The mispricing of assets across world markets has reached epidemic proportions.
As if several markets tumbles and heartstopping short squeezes in just the first two months of 2016 have not been enough to turn professional traders' hair prematurely gray and drive all retail daytraders permanently out of the "market", here is a warning from Wedbush's otherwise quite somber repo market analyst, Scott Skyrm, according to whom the volatility is only just starting.
The financial world is growing increasingly crazy-looking. What is alarming is that central banks are brandishing these new tools without any viable evidence or theory that they will even work. This itself presupposes that central banks have any idea of what “work” might even mean in this brave new context. It used to be said, ‘Don’t fight the Fed’. Now as investors, if we want to protect our capital, we are all obligated to fight the Fed, and its international cousins, with whatever we have.
Inflation targeting has been a giant cover story for a monumental power grab. The academics who grabbed the power had no idea what they were doing in the financial markets that they have now saturated with financial time bombs. When these FEDs (financial explosive devices) erupt in the months and years ahead, the central bankers will face a day of reckoning. And they will surely be found wanting. The immense social damage from the imploding bubbles dead ahead will be squarely on them.
The imbalances that low rates and elasticity produce may “return us to the modern-day equivalent of the divisive competitive devaluations of the interwar years; and, ultimately, [trigger] an epoch-defining seismic rupture in policy regimes, back to an era of trade and financial protectionism and, possibly, stagnation combined with inflation.”
"[Central Banks] think they are smarter than the market," exclaims billionaire investor Jim Rogers, "they are not!... the inevitable consequence of disastrous easy-money policy from central planners is war..."
European Banks holding European sovereign debt may have to take haircuts and be part of bail in plans should that same debt default, according to a plan being pursued by German government advisers. In another attempt to shelter German tax payers from the largess and excess of fellow European neighbouring countries' national banks, the move could trigger a run on billions of euro of sovereign debt of said banks. In an article penned by the Telegraph's Ambrose-Evans Pritchard, one of the council's dissenting members describes the plan as the "fastest way to break up the Eurozone".
"Truth is like poetry. And most people f**king hate poetry." - From the Big Short movie (overheard at a Washington D.C. bar)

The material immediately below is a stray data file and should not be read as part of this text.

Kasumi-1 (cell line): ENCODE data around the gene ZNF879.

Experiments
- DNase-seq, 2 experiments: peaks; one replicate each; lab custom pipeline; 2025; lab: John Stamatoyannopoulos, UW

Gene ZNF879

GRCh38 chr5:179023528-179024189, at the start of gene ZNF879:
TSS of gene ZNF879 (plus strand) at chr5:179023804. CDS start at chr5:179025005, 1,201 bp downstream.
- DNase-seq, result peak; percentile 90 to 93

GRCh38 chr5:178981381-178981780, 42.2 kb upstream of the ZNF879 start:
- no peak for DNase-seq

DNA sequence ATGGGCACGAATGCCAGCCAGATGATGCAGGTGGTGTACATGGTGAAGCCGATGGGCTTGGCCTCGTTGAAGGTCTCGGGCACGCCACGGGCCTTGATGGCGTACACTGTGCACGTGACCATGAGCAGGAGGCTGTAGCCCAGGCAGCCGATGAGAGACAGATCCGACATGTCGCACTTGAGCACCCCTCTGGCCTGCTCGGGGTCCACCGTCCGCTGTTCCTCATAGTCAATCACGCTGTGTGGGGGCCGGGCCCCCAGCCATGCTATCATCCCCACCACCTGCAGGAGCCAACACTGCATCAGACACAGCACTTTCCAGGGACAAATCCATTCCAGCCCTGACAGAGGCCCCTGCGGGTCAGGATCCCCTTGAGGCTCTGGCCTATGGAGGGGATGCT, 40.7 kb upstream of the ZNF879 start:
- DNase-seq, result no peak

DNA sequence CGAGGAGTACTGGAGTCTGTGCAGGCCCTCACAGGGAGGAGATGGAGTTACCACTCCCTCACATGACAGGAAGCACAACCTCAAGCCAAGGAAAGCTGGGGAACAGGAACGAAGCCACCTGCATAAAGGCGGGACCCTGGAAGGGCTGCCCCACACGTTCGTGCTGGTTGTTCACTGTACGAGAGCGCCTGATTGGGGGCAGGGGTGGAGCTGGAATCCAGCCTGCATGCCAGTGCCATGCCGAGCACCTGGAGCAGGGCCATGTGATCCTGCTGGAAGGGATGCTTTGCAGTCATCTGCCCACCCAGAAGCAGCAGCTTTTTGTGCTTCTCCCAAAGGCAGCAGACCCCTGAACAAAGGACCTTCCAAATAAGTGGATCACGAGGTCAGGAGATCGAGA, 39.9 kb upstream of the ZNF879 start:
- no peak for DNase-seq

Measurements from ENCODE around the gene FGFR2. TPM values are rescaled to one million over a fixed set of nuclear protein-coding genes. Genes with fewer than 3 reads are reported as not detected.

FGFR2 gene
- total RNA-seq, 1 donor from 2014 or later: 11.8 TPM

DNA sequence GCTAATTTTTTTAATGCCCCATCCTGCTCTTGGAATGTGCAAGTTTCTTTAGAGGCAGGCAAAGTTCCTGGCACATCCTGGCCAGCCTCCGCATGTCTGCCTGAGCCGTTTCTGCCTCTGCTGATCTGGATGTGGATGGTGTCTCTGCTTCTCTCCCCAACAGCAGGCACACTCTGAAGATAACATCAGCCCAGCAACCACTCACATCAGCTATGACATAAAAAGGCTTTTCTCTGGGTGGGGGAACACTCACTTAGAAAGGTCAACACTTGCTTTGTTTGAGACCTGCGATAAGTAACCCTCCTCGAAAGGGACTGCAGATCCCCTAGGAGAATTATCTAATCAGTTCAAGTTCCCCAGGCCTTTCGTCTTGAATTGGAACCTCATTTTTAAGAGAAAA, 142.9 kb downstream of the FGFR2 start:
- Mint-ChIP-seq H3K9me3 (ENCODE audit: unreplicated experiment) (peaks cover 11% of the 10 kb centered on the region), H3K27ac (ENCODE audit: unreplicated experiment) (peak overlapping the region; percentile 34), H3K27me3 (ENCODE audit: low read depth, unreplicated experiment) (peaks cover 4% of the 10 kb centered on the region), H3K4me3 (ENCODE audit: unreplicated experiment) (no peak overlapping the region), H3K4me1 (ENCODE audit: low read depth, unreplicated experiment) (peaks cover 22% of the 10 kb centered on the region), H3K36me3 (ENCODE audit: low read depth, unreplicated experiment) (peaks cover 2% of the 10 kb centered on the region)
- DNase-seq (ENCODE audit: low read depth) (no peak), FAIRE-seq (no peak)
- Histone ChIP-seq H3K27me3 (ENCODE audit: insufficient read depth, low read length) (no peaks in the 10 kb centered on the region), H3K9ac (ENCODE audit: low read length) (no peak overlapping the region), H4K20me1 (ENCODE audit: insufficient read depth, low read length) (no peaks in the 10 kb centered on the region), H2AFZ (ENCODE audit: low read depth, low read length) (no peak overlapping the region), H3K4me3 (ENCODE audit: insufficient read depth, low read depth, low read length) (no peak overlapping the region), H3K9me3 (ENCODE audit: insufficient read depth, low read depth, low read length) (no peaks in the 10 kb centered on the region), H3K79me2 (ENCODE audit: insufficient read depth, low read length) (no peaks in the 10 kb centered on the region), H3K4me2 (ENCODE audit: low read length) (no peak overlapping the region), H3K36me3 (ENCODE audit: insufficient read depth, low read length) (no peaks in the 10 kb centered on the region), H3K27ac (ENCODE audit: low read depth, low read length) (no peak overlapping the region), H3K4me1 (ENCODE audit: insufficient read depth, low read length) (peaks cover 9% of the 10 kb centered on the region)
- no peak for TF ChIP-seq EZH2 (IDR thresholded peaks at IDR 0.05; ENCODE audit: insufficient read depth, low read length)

"The world has fundamentally shifted over the last decade, especially since we’ve emerged from the Great Recession... But the professional class has been very slow to understand what is going on, not just quantitatively but qualitatively in a new generational configuration that I call the Fourth Turning. They don’t accept the new normal. They keep insisting, just two or three years out there on the horizon, that the old normal will return – in GDP growth, in housing starts, in global trade. But it doesn’t return."
According to Citi's Matt King, here is the biggest surprise about the recent global market crash: that on one hand it has been very orderly in some products, and yet very volatile, chaotic, and acute in others...
"There is excessive debt everywhere and negative interest rates are dangerous... My number one fear? That’s the same as asking me where it will start. When you view the economy as a complex, adaptive system, like many other systems, one of the clear findings from the literature is that the trigger doesn’t matter; it’s the system that’s unstable. And I think our system is unstable... Central Bank models are just wrong"
All signs are that things are in fact in danger of getting out of hand...
Simply put, either large cap Financials are cheap, or the entire U.S. equity market is still overpriced. Their precipitous decline year to date means markets fear they are both the transmission mechanism for a global slowdown/recession to come and a primary victim of that event.
How the Chinese central bank derailed the yuan and help Donald Trump rose to power.
Now that talking about NIRP in the US is no longer anathema but a matter of survival for market participants for whom frontrunning the Fed's policy failure has emerged as a prerequisite trade, the question is: what are the mechanics of NIRP, what are the implications of negative rates for US markets. Here is the handy answer